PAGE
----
As the saying goes, "There's no story that happens in the village of happy people." Even the Smurfs encounter daily conflicts and have a nemesis. Your characters need to suffer. It's part of the general rule for screenwriting. Without pain and anguish, there is no story and certainly is nothing to overcome.
Ever wonder why they kill Batman's parents in every movie and TV show?
That brings us back to coincidence. When Martha (Martha!) and Thomas Wayne walk down that back alley with Bruce, they coincidentally run into a mugger. If nothing happens, it's boring, but that coincidence kills both of them and sets our protagonist on a lifelong journey to make criminals pay.
Coincidences can also be the backbone of a story like they are in Signs. But much like in Signs, these are things that happen that put our characters through hell and back. So much so they begin to question their own beliefs.
Now, I stan the ending of Signs pretty hard. I think it's beautiful and pays off all the scenes and moral ambiguity before it, but in case you don't agree, let's look at a few more coincidence examples to help you understand how you can use them to your advantage.
Coincidence examples in movies and television
Now that your mind is working, I bet you can pick out a ton of examples of coincidences in film and television. We've covered a few that work as jumping off points for the story, but I want to take a look at some more subtle ones that also function as story engines.
The first comes from The Hunger Games.
One of the rules of the Hunger Games is that the younger you are, the less your name goes into the pot for selection. Well, when Katniss's sister Prim is chosen, it's pretty much the purest coincidence possible. That choice leads Katniss to volunteer and sets us forth on a multi-movie (and book) journey.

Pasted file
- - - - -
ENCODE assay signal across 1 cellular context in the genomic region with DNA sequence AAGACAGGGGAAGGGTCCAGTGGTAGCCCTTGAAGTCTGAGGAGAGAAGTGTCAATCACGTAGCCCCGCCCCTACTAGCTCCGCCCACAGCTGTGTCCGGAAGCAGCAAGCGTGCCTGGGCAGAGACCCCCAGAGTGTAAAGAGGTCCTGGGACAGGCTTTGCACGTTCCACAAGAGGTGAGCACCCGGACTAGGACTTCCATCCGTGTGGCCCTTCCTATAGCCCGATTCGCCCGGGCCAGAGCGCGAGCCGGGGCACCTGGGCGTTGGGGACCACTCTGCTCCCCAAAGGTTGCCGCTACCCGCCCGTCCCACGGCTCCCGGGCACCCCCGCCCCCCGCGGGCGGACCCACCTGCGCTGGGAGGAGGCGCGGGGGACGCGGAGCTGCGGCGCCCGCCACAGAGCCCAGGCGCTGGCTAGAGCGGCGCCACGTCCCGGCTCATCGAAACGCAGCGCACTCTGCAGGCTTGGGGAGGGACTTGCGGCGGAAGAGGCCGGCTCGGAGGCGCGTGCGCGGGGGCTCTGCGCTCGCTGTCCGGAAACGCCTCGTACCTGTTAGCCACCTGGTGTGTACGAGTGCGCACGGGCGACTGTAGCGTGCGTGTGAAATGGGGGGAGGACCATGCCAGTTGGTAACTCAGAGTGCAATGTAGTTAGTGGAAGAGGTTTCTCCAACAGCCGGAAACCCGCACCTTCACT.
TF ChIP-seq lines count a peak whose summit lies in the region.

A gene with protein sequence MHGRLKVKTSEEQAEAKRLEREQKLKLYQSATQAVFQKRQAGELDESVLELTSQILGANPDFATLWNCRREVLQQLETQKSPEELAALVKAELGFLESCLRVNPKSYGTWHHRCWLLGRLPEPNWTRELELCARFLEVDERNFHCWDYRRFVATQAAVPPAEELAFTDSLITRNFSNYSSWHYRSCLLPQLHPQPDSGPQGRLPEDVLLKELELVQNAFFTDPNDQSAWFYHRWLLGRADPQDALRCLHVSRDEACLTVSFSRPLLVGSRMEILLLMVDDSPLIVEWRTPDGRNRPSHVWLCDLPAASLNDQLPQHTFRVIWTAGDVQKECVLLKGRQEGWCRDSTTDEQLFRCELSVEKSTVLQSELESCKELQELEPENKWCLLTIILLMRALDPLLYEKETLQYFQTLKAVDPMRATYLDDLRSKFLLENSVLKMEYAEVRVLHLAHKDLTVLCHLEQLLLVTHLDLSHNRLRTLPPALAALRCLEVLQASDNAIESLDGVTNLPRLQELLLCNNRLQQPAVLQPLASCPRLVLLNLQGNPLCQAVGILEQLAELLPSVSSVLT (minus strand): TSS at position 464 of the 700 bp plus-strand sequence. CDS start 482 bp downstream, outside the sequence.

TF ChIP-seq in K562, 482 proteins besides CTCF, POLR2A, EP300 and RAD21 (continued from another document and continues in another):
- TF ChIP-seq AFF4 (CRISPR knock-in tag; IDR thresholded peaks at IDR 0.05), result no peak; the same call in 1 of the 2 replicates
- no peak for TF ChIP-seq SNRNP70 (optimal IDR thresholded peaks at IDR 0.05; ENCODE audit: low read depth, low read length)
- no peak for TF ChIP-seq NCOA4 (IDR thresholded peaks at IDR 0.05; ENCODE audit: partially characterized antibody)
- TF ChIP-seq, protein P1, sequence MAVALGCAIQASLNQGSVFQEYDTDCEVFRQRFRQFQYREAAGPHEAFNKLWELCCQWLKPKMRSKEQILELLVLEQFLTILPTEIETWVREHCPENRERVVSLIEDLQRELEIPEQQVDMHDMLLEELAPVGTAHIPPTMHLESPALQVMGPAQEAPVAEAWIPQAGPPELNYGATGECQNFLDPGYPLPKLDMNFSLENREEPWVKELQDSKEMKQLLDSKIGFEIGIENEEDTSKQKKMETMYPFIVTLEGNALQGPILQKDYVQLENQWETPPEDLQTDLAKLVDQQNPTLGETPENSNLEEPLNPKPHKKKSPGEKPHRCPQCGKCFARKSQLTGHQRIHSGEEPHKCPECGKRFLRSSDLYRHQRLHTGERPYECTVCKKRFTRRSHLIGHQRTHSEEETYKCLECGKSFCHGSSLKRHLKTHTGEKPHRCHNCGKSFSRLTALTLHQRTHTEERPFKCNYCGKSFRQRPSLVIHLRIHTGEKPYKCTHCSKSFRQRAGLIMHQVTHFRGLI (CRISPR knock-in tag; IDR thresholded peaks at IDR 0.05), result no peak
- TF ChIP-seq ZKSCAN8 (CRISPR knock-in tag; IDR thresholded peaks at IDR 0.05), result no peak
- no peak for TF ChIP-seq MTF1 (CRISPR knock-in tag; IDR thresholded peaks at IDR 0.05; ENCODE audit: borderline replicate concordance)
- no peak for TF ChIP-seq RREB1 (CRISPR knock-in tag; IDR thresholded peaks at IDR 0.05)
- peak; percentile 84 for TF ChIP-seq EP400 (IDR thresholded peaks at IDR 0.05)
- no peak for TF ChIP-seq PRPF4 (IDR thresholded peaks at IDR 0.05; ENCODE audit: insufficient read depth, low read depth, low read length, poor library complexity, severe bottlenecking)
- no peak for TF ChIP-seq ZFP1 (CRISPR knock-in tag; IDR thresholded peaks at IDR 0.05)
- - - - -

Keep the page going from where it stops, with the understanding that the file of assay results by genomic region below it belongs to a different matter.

This coincidence is hidden within good storytelling. It makes Katniss's life much harder, and we never think twice about the actual mathematical likelihood it would ever happen.
Another logical coincidence is at the center of one of the greatest movies of all time, Casablanca.
It's CRAZY that Ilsa and Victor wind up in Africa in Rick's bar. I mean, how is that possible? Well, since we know Rick was fleeing Europe, and we know a lot of people doing that go through Casablanca, I guess it's not that insane to think they'd all be there at some point or another.
But do we care?
We care so much about the people and the romance that we let it slide. Excellent character development can help disguise the coincidences you need to get your story going.
What about on the TV side?
Again, I know I talk about Breaking Bad too much, but it knows how to cook when it comes to story. And meth.
The Breaking Bad pilot is perfection. The coincidence it juggles is that Captain Cook is Jesse Pinkman, who is one of Walt's former students. This is the only real leap in the pilot. A coincidence that gets both guys into a lot of trouble one season at a time.
Here's where I'll leave you: coincidences in movies and television are unavoidable because they are a natural part of daily life. Since we're trying to capture realism, even in a heightened sense, coincidences will happen. You need to confront them in a way that makes it harder on your characters.
So get out there and get writing.